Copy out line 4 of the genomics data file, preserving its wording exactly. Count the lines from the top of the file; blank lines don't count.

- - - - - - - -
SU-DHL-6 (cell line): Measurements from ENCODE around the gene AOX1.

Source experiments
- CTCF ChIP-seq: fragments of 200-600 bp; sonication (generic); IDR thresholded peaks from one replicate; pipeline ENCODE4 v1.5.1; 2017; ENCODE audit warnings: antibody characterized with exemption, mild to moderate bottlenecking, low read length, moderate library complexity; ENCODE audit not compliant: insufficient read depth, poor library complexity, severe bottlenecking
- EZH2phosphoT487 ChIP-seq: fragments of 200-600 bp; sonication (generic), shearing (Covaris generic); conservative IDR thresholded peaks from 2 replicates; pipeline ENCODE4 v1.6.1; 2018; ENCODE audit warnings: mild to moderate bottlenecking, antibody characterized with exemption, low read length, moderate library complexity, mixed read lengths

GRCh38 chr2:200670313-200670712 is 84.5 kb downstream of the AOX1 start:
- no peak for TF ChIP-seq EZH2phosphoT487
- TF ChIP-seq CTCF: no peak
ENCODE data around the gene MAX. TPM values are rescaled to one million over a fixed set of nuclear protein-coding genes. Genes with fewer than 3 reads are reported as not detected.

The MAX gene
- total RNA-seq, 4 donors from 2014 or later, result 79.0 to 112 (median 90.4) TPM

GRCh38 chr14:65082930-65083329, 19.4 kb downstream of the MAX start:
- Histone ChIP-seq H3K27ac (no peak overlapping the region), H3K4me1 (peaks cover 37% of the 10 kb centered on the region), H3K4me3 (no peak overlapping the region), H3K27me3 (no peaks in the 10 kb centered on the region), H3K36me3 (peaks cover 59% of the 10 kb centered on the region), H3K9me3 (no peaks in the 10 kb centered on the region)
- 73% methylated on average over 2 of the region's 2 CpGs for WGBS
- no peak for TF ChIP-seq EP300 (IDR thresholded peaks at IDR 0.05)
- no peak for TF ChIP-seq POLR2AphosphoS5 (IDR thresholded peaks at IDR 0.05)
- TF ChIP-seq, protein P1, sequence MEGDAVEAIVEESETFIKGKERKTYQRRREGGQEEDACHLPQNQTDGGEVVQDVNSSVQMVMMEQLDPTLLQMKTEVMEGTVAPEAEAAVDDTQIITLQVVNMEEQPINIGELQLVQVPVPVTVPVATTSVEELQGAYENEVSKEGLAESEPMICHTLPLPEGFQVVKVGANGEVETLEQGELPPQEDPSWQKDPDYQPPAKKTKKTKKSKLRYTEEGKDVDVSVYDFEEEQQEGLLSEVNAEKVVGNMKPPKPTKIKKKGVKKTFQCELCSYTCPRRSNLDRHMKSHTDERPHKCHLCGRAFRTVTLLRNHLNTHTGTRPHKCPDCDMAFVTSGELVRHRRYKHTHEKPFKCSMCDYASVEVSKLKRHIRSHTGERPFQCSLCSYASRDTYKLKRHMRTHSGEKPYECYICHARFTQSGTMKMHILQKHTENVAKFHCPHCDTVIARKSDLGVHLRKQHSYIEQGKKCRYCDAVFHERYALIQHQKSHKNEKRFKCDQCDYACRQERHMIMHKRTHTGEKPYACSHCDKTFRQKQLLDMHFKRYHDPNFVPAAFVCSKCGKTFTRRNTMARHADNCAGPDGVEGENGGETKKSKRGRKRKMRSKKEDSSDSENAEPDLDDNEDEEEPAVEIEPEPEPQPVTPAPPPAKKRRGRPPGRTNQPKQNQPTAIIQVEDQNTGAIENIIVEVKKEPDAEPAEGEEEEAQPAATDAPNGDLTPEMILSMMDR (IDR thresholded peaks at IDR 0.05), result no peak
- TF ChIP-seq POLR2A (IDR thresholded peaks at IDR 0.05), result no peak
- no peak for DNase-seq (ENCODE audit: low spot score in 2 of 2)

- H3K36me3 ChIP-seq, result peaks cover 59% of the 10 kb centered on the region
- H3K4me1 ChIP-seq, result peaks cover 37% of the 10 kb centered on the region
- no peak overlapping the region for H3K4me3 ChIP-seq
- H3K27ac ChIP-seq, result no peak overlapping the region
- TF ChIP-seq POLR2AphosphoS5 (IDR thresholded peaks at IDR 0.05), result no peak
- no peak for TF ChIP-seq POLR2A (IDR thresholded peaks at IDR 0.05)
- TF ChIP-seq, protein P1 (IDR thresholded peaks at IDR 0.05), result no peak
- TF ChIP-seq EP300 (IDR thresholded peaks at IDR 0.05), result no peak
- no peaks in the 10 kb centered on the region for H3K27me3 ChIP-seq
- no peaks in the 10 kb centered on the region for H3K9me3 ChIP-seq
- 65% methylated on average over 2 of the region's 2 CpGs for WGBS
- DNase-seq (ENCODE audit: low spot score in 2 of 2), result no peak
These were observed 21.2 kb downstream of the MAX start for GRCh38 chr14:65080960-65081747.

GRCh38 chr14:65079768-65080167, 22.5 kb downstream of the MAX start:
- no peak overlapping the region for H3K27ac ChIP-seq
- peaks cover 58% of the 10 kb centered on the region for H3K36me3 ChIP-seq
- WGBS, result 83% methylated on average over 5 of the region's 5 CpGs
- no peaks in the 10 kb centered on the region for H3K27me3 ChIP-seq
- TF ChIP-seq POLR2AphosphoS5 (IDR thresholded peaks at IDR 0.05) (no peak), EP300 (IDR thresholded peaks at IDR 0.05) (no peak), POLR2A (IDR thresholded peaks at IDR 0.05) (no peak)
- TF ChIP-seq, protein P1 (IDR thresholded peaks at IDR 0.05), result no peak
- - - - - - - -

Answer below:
- EZH2phosphoT487 ChIP-seq: fragments of 200-600 bp; sonication (generic), shearing (Covaris generic); conservative IDR thresholded peaks from 2 replicates; pipeline ENCODE4 v1.6.1; 2018; ENCODE audit warnings: mild to moderate bottlenecking, antibody characterized with exemption, low read length, moderate library complexity, mixed read lengths